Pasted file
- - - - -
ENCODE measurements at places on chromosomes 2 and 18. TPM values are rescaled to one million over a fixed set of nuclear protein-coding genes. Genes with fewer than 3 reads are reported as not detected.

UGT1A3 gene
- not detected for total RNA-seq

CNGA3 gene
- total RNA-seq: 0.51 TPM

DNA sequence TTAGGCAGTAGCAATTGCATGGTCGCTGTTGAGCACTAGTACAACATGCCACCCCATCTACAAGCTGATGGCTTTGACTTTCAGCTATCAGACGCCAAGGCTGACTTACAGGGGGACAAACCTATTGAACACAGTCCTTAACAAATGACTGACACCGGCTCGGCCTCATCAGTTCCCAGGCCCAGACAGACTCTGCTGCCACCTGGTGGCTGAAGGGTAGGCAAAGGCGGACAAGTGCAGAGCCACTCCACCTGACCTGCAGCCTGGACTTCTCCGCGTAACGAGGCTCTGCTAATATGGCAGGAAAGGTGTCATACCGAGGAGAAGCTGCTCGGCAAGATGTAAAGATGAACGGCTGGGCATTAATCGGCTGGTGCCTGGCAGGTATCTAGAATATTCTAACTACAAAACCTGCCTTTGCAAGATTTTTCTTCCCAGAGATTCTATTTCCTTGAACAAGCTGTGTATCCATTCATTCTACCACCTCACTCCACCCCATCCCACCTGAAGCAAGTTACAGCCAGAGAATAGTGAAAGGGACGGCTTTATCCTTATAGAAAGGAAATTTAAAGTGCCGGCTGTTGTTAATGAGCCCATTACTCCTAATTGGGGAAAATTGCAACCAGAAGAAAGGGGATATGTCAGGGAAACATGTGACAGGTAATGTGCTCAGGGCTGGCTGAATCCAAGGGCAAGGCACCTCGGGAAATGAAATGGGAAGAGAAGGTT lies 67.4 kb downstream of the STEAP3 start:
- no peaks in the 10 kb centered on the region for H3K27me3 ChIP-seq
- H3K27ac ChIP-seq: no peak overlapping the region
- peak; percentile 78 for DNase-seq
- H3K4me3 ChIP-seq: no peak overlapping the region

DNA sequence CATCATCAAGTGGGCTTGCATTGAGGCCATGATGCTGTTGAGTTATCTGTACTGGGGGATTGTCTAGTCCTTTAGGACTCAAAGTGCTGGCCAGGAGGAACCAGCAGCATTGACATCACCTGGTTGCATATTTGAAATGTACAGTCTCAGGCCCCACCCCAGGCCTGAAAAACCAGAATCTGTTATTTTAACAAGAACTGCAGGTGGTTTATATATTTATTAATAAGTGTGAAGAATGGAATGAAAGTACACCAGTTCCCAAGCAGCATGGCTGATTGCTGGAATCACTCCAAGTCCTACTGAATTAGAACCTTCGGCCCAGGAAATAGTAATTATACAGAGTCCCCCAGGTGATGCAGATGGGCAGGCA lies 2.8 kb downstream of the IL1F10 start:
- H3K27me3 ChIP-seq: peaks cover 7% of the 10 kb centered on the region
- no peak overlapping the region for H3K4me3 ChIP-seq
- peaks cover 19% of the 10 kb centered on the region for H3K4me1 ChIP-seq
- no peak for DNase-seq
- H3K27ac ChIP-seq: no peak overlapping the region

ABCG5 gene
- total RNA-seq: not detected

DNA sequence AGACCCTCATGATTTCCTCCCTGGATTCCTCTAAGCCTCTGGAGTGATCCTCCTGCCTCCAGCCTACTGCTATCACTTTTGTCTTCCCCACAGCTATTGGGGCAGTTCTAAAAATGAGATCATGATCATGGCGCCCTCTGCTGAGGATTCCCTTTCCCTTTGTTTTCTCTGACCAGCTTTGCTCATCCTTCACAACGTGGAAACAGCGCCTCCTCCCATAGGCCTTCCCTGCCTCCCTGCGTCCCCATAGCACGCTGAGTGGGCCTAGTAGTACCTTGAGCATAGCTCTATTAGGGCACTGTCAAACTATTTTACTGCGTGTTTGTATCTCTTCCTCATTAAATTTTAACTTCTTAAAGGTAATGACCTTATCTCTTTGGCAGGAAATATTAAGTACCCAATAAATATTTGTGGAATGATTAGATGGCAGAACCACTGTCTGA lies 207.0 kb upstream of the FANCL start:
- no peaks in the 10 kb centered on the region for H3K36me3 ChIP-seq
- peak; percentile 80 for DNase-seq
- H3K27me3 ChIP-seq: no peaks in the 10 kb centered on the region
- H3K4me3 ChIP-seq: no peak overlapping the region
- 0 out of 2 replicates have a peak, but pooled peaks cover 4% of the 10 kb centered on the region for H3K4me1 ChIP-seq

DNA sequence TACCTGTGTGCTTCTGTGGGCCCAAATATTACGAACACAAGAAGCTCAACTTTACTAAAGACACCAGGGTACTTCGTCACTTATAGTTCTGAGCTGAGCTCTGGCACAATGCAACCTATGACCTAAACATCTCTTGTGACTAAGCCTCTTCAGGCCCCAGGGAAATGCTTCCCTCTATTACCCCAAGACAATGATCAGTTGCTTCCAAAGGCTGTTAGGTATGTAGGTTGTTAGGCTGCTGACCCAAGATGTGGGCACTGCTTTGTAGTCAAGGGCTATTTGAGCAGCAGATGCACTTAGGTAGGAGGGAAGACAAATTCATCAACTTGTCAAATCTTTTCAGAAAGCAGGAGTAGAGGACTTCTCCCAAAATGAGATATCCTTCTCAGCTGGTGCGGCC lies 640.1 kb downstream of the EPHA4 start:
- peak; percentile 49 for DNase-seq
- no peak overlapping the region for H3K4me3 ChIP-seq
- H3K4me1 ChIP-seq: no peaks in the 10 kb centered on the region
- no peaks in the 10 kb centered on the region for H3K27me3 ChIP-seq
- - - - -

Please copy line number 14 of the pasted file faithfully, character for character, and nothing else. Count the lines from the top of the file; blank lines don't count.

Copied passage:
- peaks cover 19% of the 10 kb centered on the region for H3K4me1 ChIP-seq